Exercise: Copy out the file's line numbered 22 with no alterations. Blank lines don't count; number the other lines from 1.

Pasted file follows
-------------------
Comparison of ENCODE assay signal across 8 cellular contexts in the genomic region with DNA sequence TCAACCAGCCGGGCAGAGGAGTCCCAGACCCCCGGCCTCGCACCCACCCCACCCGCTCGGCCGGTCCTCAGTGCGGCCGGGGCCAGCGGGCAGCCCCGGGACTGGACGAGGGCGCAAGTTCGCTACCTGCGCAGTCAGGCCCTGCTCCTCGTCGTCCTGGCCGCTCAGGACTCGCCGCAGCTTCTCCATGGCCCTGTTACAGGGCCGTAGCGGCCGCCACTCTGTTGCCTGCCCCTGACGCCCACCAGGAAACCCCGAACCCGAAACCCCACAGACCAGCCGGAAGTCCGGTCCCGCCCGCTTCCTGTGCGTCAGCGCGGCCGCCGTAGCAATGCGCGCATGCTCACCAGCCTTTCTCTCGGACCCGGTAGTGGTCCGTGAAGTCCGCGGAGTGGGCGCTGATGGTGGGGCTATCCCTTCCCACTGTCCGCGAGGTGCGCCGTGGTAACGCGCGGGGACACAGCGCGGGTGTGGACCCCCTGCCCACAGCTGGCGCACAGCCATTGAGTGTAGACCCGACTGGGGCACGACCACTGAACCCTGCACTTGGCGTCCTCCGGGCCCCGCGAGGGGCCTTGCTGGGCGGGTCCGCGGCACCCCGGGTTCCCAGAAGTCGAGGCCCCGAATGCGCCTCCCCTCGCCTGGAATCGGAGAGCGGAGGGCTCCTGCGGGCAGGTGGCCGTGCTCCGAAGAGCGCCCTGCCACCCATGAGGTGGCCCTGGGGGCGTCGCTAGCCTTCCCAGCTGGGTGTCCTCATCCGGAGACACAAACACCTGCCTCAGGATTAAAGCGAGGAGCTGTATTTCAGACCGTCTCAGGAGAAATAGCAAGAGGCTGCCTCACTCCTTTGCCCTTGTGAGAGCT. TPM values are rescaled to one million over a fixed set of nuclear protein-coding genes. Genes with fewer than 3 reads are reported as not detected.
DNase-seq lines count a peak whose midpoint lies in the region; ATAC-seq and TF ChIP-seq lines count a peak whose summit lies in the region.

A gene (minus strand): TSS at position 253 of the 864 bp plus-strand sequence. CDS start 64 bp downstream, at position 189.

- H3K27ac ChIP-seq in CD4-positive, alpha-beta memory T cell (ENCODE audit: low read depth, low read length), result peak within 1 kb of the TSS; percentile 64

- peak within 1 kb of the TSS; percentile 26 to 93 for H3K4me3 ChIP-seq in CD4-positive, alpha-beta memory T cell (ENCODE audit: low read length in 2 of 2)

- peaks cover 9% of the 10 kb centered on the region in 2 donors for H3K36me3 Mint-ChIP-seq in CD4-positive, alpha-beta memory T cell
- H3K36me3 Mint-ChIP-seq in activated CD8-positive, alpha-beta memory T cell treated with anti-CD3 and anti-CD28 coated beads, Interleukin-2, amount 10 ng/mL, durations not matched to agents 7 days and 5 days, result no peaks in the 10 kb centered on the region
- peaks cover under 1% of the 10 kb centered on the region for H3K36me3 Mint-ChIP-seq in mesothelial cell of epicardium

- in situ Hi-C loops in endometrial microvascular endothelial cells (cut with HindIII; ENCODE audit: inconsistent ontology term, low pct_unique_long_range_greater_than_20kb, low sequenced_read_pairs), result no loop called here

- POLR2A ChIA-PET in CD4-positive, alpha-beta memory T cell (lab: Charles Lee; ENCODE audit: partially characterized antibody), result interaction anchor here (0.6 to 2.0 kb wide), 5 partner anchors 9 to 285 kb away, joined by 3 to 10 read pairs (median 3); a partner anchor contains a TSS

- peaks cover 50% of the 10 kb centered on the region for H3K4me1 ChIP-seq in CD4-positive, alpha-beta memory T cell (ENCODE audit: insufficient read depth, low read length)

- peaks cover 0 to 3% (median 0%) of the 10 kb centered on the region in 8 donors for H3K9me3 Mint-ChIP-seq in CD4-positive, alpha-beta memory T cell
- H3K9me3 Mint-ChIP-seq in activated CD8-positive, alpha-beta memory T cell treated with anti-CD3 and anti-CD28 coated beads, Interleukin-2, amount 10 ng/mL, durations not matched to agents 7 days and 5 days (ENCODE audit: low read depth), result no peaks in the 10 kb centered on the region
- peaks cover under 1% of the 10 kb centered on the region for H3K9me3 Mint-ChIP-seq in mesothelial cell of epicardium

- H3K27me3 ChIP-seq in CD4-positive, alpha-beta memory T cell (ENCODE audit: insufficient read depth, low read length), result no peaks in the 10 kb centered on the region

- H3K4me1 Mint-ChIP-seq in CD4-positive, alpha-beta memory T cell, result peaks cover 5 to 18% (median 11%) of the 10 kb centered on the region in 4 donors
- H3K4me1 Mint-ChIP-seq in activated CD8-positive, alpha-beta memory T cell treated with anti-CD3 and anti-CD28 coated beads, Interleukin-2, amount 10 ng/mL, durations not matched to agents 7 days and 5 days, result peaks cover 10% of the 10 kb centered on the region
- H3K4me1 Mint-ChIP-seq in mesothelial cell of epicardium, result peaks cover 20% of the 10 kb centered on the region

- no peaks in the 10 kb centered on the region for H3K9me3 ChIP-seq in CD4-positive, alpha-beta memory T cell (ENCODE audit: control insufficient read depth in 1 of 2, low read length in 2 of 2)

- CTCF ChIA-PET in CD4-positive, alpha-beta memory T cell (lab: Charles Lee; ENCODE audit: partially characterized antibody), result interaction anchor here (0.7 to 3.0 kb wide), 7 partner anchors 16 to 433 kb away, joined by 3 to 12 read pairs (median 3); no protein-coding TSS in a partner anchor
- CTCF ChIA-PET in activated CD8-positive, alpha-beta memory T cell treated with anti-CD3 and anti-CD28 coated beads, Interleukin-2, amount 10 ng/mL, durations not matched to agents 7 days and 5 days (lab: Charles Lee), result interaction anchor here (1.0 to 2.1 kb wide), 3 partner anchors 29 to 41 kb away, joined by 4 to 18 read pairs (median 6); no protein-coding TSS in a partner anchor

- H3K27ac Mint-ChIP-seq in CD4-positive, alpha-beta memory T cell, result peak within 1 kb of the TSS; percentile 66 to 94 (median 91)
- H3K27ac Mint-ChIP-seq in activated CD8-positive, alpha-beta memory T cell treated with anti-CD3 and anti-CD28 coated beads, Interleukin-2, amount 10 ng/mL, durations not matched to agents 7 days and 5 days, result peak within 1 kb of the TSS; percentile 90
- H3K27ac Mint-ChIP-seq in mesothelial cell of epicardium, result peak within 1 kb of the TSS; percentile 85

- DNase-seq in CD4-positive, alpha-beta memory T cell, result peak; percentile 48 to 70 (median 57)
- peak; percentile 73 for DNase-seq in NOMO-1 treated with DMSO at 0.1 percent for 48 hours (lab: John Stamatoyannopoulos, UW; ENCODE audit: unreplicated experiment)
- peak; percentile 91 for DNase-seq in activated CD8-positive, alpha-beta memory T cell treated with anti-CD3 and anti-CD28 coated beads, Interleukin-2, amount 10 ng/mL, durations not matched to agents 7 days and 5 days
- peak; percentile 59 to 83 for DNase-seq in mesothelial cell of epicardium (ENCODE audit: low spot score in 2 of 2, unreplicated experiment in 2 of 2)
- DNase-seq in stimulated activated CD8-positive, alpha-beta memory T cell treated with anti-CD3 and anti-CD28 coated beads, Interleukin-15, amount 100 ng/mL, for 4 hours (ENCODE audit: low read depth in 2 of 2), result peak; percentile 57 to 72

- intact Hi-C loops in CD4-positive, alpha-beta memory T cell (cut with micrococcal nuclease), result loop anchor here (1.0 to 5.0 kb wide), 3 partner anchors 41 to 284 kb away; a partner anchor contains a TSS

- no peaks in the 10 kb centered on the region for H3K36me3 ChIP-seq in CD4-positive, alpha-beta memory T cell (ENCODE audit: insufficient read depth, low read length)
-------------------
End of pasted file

- H3K27ac Mint-ChIP-seq in CD4-positive, alpha-beta memory T cell, result peak within 1 kb of the TSS; percentile 66 to 94 (median 91)